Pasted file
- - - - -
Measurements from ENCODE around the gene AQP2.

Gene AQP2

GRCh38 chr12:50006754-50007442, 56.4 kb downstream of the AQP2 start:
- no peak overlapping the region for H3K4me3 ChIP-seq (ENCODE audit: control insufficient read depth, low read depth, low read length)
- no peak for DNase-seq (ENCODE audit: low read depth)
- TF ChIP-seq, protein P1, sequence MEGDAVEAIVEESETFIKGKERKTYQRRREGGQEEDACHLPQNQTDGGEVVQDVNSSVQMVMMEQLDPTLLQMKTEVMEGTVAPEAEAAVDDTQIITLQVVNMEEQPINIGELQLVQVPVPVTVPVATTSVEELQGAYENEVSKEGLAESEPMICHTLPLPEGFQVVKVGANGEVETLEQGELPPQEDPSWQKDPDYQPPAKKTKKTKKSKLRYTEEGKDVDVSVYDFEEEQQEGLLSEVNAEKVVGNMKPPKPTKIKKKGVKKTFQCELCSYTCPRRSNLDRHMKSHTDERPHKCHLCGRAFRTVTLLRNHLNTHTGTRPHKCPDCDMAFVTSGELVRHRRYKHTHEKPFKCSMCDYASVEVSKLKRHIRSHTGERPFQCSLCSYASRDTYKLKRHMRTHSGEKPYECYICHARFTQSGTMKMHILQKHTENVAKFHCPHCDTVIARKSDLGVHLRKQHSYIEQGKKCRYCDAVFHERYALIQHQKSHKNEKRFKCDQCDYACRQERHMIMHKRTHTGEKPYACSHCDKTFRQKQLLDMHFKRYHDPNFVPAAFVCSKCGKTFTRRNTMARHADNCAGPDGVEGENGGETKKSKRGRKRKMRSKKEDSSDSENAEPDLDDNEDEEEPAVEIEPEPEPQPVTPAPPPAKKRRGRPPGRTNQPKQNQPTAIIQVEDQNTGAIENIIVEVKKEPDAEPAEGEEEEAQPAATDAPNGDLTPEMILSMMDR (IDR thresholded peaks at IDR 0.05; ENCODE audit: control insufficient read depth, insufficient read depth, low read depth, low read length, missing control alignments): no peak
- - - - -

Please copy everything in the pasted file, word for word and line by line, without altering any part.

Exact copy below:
Measurements from ENCODE around the gene AQP2.

Gene AQP2

GRCh38 chr12:50006754-50007442, 56.4 kb downstream of the AQP2 start:
- no peak overlapping the region for H3K4me3 ChIP-seq (ENCODE audit: control insufficient read depth, low read depth, low read length)
- no peak for DNase-seq (ENCODE audit: low read depth)
- TF ChIP-seq, protein P1, sequence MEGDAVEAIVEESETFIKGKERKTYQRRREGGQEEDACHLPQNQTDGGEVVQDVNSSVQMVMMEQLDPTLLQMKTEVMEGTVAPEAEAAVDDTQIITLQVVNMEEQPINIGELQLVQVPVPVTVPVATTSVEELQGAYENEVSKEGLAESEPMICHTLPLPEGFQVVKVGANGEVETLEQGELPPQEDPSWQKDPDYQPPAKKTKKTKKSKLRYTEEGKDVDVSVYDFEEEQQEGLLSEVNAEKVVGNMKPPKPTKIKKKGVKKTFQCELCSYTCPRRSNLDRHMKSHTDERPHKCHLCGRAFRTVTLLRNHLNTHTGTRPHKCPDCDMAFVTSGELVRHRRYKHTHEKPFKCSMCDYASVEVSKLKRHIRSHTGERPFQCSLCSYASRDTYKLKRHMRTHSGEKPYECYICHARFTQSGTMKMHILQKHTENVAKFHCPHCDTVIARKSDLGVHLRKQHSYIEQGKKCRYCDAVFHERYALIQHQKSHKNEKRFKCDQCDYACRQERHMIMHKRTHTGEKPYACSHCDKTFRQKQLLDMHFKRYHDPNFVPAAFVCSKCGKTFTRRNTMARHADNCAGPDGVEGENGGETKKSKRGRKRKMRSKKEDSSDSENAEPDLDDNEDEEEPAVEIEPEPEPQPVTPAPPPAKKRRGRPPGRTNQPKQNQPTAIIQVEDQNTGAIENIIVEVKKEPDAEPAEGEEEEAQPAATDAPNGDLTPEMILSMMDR (IDR thresholded peaks at IDR 0.05; ENCODE audit: control insufficient read depth, insufficient read depth, low read depth, low read length, missing control alignments): no peak